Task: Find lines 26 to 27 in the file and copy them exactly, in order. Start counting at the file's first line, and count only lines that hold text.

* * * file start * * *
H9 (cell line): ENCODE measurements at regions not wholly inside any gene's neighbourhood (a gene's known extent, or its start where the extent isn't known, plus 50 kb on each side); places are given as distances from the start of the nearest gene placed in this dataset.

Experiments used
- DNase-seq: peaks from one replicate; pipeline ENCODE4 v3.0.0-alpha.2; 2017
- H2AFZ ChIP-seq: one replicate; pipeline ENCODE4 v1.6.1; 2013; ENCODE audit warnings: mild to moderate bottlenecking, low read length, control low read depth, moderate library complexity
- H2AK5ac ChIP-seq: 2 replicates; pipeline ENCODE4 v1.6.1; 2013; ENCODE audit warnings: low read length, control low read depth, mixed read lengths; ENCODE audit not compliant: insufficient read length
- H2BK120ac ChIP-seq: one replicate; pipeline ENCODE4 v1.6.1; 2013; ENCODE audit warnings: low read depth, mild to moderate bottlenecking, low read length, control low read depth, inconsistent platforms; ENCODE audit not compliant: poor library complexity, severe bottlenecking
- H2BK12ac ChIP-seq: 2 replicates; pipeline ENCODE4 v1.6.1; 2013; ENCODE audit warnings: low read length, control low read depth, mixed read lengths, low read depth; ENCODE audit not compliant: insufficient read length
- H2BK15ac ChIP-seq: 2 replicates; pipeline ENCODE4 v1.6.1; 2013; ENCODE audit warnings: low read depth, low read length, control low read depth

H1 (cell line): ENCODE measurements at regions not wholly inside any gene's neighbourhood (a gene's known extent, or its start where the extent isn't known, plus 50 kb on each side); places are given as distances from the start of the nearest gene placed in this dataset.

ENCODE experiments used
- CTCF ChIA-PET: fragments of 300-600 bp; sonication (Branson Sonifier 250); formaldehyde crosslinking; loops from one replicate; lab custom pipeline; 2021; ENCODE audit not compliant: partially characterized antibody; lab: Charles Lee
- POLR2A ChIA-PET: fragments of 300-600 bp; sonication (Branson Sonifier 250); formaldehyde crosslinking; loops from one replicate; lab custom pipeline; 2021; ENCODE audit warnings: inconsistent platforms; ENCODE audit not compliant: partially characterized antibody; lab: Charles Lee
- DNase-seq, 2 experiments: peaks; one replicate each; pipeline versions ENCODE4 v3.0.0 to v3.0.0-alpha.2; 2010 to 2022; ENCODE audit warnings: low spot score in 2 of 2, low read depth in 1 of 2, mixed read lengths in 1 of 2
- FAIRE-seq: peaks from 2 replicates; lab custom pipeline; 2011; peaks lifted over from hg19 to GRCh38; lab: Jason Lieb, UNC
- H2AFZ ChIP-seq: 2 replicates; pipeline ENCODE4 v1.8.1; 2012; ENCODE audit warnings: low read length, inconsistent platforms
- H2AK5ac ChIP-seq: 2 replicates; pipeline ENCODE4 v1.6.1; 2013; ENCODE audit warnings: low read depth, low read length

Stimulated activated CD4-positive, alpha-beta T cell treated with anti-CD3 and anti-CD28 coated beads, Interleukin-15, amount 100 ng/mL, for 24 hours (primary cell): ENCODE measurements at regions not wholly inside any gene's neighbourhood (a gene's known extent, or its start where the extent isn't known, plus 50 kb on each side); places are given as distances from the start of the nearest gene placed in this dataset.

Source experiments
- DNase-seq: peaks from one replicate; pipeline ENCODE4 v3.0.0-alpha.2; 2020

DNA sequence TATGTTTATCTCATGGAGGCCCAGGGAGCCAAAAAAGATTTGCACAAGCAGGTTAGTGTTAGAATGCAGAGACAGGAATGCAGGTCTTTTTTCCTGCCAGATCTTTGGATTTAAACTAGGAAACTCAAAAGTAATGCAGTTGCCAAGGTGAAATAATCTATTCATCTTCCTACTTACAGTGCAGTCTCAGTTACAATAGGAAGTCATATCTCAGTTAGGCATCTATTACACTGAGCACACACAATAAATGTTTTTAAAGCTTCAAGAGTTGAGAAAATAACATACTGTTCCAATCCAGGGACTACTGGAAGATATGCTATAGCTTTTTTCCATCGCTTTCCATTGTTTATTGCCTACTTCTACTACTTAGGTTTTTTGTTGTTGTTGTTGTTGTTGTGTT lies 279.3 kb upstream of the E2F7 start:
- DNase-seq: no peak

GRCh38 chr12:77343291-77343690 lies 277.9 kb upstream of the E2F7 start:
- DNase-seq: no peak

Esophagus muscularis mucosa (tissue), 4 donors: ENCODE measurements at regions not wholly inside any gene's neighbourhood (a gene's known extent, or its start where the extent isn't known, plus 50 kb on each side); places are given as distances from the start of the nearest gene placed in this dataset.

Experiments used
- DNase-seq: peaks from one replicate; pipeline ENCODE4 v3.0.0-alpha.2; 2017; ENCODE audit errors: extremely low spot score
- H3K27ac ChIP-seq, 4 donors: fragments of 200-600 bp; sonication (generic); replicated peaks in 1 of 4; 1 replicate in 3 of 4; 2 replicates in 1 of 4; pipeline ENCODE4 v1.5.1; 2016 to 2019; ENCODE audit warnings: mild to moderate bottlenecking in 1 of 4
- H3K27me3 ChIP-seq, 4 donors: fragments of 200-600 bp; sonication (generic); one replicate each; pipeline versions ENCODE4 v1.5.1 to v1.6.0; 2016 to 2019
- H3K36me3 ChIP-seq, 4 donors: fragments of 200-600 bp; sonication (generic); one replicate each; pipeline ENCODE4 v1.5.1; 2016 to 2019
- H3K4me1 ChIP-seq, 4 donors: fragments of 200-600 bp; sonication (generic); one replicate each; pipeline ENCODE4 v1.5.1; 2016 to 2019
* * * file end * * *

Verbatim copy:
- DNase-seq: peaks from one replicate; pipeline ENCODE4 v3.0.0-alpha.2; 2017; ENCODE audit errors: extremely low spot score
- H3K27ac ChIP-seq, 4 donors: fragments of 200-600 bp; sonication (generic); replicated peaks in 1 of 4; 1 replicate in 3 of 4; 2 replicates in 1 of 4; pipeline ENCODE4 v1.5.1; 2016 to 2019; ENCODE audit warnings: mild to moderate bottlenecking in 1 of 4